However, Falls Church citizen activist Kathy Kleinman, an attorney, said she accepted the task of exploring the incidents of hotels being located near schools, and found there were “more cases than we could count” across the U.S., and that in no case could reports of any problems be found.

In their comments approving the project, both Mayor Gardner and Vice Mayor Hockenberry chastised some among the opponents for what they called their inappropriate behavior. “There was an undercurrent of a lack of respect for City Council members. Some went down a vindictive, nasty road,” said Hockenberry.

Mayor Gardner said she regretted some “bitterness” that she encountered, “including yelling at me, with my children, at the Memorial Day parade. I did not appreciate that,” she said.

One leading official of the Falls Church Chamber of Commerce, which was a strong supporter of the hotel project, reported Tuesday that a local businessman said he’d been threatened with a boycott if he did not sign a petition opposing the hotel.

Another Chamber official noted that none of the businesses that hotel opponents said had opposed the hotel appeared at the Council meeting to personally express their opposition.

A petition for a temporary restraining order was filed in the Arlington Circuit Court by St. James parent, and attorney, Pierre Coin, on Thursday, but it was summarily dismissed the same day.

“This is not a black or white issue,” Mayor Gardner said at Monday’s meeting. “There are very legitimate concerns regarding the children. But the question should be, ‘If there is a hotel, then can we make the school safer?’ We got the right outcome, because the school will become safer.”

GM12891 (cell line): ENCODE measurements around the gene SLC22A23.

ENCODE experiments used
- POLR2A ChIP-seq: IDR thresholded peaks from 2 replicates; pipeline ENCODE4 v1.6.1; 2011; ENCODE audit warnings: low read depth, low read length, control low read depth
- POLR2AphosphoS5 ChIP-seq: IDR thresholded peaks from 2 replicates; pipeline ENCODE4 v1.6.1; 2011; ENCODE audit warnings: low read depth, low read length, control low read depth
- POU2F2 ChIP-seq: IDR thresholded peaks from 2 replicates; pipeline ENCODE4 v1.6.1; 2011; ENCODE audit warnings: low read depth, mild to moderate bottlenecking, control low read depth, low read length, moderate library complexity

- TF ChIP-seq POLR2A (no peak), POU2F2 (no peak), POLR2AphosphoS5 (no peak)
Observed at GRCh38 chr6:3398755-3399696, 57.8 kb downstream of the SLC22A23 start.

In the last iteration of the project, Young dropped plans for an office building at the back of the hotel, enabling access to both levels of the parking deck from Broad Street. That was aimed at mitigating the traffic impact on Oak Street, separating an entrance to the parking deck from the St. James School.

He also added to his financial proffer for improvements around the school, although City Manager Wyatt Shields cautioned that that money could not go directly to the school, as a private entity, but to City upgrades.

“When we ask if this hotel will represent a change for the better, the answer is ‘yes,'” said Councilman Hal Lippman. “I do what is in the best interest of the City, overall. That is my overriding rationale.”

Councilman Dan Sze made a similar comment, asking, “Is this a change for the better?,” prior to voting for it.

Councilman David Snyder, who was present at the beginning of the meeting but had to leave before the hotel vote to catch a plane for a business trip to Paris, said that if he could, he’d vote for the hotel.

Similarly, Councilman David Chavern, also not present for Monday’s vote, relayed to Mayor Gardner that he favored it.

The hotel will be the first upscale hotel in Falls Church. Citizens who spoke in favor of it Monday pointed to its positive impact on the City, including as a draw for more business development, and to its tax revenue impact. Conservative estimates are that it will bring $380,000 annually in tax revenues into City coffers.